Sunday, August 18, 2019

REVIEW: 'Mindhunter' - Holden Heads to Atlanta and Is Introduced to Multiple Child Murders in 'Episode 3'

Netflix's Mindhunter - Episode 2.03 "Episode 3"

Bill gets drawn into a horrifying crime that hits close to home. Holden receives an intriguing offer while in Atlanta to interview a pair of killers.

In 2018, there were 495 scripted shows airing amongst the linear channels and streaming services. The way people are consuming content now is so different than it used to be. It happens according to one's own schedule. As such, there is less necessity to provide ample coverage of each specific episode in any given season from a show. Moreover, it is simply impossible to watch everything. As such, this site is making the move to shorter episodic reviews in order to cover as many shows as possible. With all of that being said, here are my thoughts on the next episode of Netflix's Mindhunter.

"Episode 3" was directed by David Fincher with story by Joshua Donen & Courtenay Miles and teleplay by Joshua Donen & Phillip Howze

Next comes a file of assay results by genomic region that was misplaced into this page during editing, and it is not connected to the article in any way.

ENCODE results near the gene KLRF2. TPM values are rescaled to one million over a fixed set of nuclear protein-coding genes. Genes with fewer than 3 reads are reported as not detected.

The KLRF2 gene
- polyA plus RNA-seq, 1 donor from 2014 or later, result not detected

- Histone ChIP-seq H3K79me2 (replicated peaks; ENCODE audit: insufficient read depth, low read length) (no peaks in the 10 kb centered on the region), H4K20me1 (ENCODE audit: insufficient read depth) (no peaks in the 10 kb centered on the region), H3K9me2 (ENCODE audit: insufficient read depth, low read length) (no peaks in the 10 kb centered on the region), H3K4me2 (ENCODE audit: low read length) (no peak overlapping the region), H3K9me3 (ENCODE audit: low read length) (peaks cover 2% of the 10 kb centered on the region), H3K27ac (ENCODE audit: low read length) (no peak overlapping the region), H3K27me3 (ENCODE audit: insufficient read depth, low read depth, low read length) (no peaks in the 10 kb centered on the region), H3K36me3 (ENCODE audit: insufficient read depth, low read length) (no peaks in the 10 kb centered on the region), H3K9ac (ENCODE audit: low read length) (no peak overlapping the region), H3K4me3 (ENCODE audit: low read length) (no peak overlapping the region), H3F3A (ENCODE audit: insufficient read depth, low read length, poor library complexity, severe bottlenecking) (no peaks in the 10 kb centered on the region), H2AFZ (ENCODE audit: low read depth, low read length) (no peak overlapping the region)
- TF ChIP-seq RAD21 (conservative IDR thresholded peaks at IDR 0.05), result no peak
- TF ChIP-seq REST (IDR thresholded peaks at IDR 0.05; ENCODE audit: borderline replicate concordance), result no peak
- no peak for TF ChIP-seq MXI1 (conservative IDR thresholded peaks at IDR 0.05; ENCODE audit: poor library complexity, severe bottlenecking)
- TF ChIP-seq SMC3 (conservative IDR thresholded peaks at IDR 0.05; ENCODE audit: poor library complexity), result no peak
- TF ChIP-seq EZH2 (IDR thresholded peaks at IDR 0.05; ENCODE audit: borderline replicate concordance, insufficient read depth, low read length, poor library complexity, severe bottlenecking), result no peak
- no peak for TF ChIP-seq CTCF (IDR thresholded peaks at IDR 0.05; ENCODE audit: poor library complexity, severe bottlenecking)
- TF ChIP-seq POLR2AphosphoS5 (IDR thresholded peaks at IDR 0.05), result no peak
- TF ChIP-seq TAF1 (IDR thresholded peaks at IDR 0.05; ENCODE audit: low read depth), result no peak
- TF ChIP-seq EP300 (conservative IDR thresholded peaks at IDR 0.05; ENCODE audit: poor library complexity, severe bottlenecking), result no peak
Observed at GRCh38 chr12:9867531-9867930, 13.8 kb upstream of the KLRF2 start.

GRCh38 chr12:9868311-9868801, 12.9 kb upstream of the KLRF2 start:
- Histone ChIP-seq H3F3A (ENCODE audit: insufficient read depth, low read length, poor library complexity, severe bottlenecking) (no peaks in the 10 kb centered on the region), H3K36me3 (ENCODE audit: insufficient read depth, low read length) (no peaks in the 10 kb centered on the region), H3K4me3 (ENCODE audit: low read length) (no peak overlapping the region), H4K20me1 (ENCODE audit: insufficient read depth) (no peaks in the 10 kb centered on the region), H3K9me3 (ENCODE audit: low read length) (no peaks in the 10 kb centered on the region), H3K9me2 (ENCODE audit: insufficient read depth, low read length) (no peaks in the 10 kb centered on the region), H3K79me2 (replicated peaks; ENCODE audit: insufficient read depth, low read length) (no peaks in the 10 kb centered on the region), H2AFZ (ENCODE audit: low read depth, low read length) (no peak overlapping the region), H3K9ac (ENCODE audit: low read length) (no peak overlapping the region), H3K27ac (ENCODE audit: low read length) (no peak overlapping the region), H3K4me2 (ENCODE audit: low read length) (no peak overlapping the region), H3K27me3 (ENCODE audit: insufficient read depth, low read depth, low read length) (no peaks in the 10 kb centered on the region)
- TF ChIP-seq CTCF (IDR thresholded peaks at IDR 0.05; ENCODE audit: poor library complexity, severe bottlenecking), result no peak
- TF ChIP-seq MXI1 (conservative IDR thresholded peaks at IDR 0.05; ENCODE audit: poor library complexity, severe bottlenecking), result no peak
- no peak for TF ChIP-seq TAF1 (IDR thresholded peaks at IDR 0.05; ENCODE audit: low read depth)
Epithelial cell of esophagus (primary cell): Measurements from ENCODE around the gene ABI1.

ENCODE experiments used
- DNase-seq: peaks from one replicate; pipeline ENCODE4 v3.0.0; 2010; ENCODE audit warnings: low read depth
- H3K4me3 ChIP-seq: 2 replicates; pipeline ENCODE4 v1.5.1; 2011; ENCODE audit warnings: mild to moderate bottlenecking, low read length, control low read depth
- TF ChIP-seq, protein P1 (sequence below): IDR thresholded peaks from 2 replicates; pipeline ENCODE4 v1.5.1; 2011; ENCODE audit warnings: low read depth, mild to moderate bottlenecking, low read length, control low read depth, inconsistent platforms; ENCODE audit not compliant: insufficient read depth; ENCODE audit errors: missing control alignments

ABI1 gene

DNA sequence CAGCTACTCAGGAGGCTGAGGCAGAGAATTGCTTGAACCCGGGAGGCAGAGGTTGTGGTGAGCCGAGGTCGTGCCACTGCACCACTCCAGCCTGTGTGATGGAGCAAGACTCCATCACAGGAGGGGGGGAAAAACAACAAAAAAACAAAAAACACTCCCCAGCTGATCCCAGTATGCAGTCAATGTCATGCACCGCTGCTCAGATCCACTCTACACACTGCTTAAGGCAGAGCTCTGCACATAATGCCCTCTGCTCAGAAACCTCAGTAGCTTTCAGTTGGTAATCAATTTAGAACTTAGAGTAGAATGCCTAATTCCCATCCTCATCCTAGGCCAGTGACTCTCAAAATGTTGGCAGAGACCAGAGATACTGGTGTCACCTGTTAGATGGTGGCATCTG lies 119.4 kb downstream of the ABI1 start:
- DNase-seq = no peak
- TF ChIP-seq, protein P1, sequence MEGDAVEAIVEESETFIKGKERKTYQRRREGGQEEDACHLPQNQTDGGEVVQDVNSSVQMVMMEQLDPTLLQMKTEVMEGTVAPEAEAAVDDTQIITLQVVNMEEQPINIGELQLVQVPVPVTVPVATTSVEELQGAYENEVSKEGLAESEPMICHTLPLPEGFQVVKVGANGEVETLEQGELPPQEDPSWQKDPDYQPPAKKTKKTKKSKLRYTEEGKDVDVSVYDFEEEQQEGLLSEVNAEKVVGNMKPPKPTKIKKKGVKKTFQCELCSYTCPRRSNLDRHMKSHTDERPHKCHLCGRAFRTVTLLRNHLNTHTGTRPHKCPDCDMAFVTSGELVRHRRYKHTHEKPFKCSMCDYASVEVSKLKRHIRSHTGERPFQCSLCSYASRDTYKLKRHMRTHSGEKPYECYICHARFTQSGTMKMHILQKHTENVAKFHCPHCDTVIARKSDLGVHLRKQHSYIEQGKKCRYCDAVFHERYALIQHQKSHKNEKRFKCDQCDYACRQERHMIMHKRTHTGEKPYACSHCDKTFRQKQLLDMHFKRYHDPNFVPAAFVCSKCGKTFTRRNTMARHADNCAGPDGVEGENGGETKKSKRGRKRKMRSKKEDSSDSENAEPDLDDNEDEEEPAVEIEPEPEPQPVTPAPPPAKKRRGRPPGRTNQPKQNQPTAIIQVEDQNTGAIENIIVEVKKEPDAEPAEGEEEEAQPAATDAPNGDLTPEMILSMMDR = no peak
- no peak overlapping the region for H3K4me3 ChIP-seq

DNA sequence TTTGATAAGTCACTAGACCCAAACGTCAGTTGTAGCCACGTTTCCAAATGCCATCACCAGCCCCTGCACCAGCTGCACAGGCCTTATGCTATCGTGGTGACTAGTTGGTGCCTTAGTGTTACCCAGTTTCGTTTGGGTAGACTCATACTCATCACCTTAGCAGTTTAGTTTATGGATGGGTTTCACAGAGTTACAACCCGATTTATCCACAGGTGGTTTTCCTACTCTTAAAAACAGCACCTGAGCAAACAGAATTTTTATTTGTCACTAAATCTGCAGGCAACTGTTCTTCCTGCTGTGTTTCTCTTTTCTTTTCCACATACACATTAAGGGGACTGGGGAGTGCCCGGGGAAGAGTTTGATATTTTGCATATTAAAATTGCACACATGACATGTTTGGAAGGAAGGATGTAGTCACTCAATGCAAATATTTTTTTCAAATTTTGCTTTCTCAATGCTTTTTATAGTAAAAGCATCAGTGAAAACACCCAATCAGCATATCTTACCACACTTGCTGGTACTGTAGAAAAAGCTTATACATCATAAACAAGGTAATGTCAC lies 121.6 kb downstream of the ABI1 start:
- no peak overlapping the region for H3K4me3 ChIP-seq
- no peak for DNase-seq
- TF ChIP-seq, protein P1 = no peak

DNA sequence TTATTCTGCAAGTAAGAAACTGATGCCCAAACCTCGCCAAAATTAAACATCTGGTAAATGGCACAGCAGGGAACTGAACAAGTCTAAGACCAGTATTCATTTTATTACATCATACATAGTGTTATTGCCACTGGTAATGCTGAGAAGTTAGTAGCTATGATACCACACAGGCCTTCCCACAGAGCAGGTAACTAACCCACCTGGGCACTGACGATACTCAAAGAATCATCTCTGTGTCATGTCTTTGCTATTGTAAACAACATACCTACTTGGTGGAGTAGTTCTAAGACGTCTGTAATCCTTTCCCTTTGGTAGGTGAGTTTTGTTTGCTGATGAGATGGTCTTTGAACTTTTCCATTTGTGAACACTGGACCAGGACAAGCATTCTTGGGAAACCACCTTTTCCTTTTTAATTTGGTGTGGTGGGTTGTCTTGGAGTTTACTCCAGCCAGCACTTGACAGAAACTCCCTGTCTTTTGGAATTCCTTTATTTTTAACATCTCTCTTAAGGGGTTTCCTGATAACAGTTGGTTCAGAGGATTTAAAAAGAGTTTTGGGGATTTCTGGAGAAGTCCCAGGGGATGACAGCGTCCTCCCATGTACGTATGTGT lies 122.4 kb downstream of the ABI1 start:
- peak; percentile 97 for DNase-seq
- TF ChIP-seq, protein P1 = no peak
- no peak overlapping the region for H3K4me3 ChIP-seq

The drama is absolutely expanding the focus of its narrative this season. Ted Gunn gave the BSU the mission of showing more results for the bosses at the FBI to justify allocating more resources and attention to the unit. And now, the show is articulating the different ways in which race determines how the authorities operate. In Bill's home community, everyone is living in fear over the sheer suspicion that a white child's murder was somehow related to a cult ritual. That was certainly one concern for the local detective. But it's not something that Bill can base in any sort of reality. Yes, it absolutely is suspicious and twisted that this young child was crucified. That's tragic and should rightfully upset the people of this world. And yet, people should also be upset about the murder of black children in Atlanta. When Holden arrives in the city, he knows absolutely nothing about it. Instead, he sees a city trying to expand its economic status with an airport under renovation. He has come here by himself because Bill can't leave his wife alone the day after learning her real estate listing was used for something so sinister. It's perilous that Holden is conducting two interviews by himself. Wendy doesn't know if he should be trusted with that responsibility yet. She doesn't have the confidence that he has a strong handling of his panic and anxiety issues. In fact, she sees him as a man checked out and distracted when she listens to the tapes. He absolutely is as well. He is more interested in finding the patterns that connect these open cases in Atlanta instead of trying to figure out the psychology of two serial killers who don't present as all that smart. William Pierce Jr. desperately wants the world to see him as smart and capable. He hates the reality that comes from being labeled a "moron." That's his sole operating instinct when he committed violence. He wants people to respect him but he struggles actually making his points that he is much more capable than he initially seems. He is mostly just a guy who will do and say whatever he wants if he gets some candy out of it. Meanwhile, William Henry Hance presents as someone with a circular way of talking who can easily get confused without letting that phase him whatsoever. Holden has important questions to ask about the logistics of the notes he sent to the police. He wanted to know if it was to help craft the narrative of his killing in the media. But it was mostly out of concern that the police weren't doing enough even though they didn't know that they were suppose to be doing something at all. These interviews do drag on a little bit while playing for some broad humor. That's not really a note this show does all that well. It's not the main interest. This show is dramatic almost all of the time. That doesn't make it a dour mess though. It remains captivating because it tells stories of such importance like what is currently happening in Atlanta. It highlights how mothers of black children taken too soon have often been asked to be warriors fighting because the system would rather just ignore what's going on. The police and the politicians of this town are more than willing to excuse all of this behavior instead of comment on it fully. They just see a problem that isn't worth the hassle or could cost the city some business. And yet, there are communities of people who fear for their children. Holden wants to help but he too seems to be swayed by the argument from the police. There absolutely is a pattern amongst these victims that indicates a serial killer is on the loose. So many people don't want to admit that until there are even more victims. That ensures more tragedy will befall this community. Local activists are fighting for their stories to be heard. It shouldn't be this hard. And yet, it too often is. That's the reality. It makes it seem like Holden is the community's saving grace by just happening to be in town and not tainted by local politics. But he may not present as a strong ally at the moment. He may eventually become important to this case. He wants to help. He just doesn't see it as something he could provide insights on that the police aren't already doing. That too is inherently tragic. He's not the calming presence that Bill happens to be for his own community. But those calming words from both don't actually amount to much to ensure that justice is found and safety is resorted. These communities still live in fear over what may be happening.